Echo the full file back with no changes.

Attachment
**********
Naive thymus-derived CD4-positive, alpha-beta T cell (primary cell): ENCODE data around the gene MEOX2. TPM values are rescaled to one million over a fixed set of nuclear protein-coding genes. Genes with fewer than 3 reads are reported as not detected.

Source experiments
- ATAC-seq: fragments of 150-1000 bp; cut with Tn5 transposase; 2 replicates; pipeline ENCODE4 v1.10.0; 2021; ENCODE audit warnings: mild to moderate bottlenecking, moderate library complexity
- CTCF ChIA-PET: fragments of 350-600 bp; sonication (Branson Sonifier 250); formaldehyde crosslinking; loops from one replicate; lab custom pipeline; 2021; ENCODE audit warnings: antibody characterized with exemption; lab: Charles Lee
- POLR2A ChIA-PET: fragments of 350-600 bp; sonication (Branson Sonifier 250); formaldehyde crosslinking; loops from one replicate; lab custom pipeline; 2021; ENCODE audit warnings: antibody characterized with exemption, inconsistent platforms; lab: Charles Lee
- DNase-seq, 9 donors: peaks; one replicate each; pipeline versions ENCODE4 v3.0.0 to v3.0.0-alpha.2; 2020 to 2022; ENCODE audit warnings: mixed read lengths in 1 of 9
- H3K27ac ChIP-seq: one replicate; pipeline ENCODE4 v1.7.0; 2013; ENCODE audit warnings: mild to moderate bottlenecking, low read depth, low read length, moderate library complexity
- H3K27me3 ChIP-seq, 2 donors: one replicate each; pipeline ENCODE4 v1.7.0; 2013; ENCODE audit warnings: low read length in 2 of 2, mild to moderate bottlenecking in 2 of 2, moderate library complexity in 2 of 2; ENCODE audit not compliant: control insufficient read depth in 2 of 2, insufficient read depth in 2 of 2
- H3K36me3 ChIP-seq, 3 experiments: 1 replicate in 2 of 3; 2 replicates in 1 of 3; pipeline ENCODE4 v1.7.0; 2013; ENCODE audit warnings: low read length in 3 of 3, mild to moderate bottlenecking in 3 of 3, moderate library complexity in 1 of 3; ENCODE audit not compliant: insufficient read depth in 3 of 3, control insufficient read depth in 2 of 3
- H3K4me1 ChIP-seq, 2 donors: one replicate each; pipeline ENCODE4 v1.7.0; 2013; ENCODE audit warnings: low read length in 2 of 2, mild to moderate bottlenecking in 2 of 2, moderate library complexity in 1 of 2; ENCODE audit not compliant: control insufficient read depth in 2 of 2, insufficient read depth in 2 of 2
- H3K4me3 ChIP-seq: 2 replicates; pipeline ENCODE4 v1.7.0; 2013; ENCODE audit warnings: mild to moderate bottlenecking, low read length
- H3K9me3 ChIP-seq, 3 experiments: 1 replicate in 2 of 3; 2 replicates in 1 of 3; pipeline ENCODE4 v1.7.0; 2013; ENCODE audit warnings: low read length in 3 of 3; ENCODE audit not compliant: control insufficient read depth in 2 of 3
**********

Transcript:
Naive thymus-derived CD4-positive, alpha-beta T cell (primary cell): ENCODE data around the gene MEOX2. TPM values are rescaled to one million over a fixed set of nuclear protein-coding genes. Genes with fewer than 3 reads are reported as not detected.

Source experiments
- ATAC-seq: fragments of 150-1000 bp; cut with Tn5 transposase; 2 replicates; pipeline ENCODE4 v1.10.0; 2021; ENCODE audit warnings: mild to moderate bottlenecking, moderate library complexity
- CTCF ChIA-PET: fragments of 350-600 bp; sonication (Branson Sonifier 250); formaldehyde crosslinking; loops from one replicate; lab custom pipeline; 2021; ENCODE audit warnings: antibody characterized with exemption; lab: Charles Lee
- POLR2A ChIA-PET: fragments of 350-600 bp; sonication (Branson Sonifier 250); formaldehyde crosslinking; loops from one replicate; lab custom pipeline; 2021; ENCODE audit warnings: antibody characterized with exemption, inconsistent platforms; lab: Charles Lee
- DNase-seq, 9 donors: peaks; one replicate each; pipeline versions ENCODE4 v3.0.0 to v3.0.0-alpha.2; 2020 to 2022; ENCODE audit warnings: mixed read lengths in 1 of 9
- H3K27ac ChIP-seq: one replicate; pipeline ENCODE4 v1.7.0; 2013; ENCODE audit warnings: mild to moderate bottlenecking, low read depth, low read length, moderate library complexity
- H3K27me3 ChIP-seq, 2 donors: one replicate each; pipeline ENCODE4 v1.7.0; 2013; ENCODE audit warnings: low read length in 2 of 2, mild to moderate bottlenecking in 2 of 2, moderate library complexity in 2 of 2; ENCODE audit not compliant: control insufficient read depth in 2 of 2, insufficient read depth in 2 of 2
- H3K36me3 ChIP-seq, 3 experiments: 1 replicate in 2 of 3; 2 replicates in 1 of 3; pipeline ENCODE4 v1.7.0; 2013; ENCODE audit warnings: low read length in 3 of 3, mild to moderate bottlenecking in 3 of 3, moderate library complexity in 1 of 3; ENCODE audit not compliant: insufficient read depth in 3 of 3, control insufficient read depth in 2 of 3
- H3K4me1 ChIP-seq, 2 donors: one replicate each; pipeline ENCODE4 v1.7.0; 2013; ENCODE audit warnings: low read length in 2 of 2, mild to moderate bottlenecking in 2 of 2, moderate library complexity in 1 of 2; ENCODE audit not compliant: control insufficient read depth in 2 of 2, insufficient read depth in 2 of 2
- H3K4me3 ChIP-seq: 2 replicates; pipeline ENCODE4 v1.7.0; 2013; ENCODE audit warnings: mild to moderate bottlenecking, low read length
- H3K9me3 ChIP-seq, 3 experiments: 1 replicate in 2 of 3; 2 replicates in 1 of 3; pipeline ENCODE4 v1.7.0; 2013; ENCODE audit warnings: low read length in 3 of 3; ENCODE audit not compliant: control insufficient read depth in 2 of 3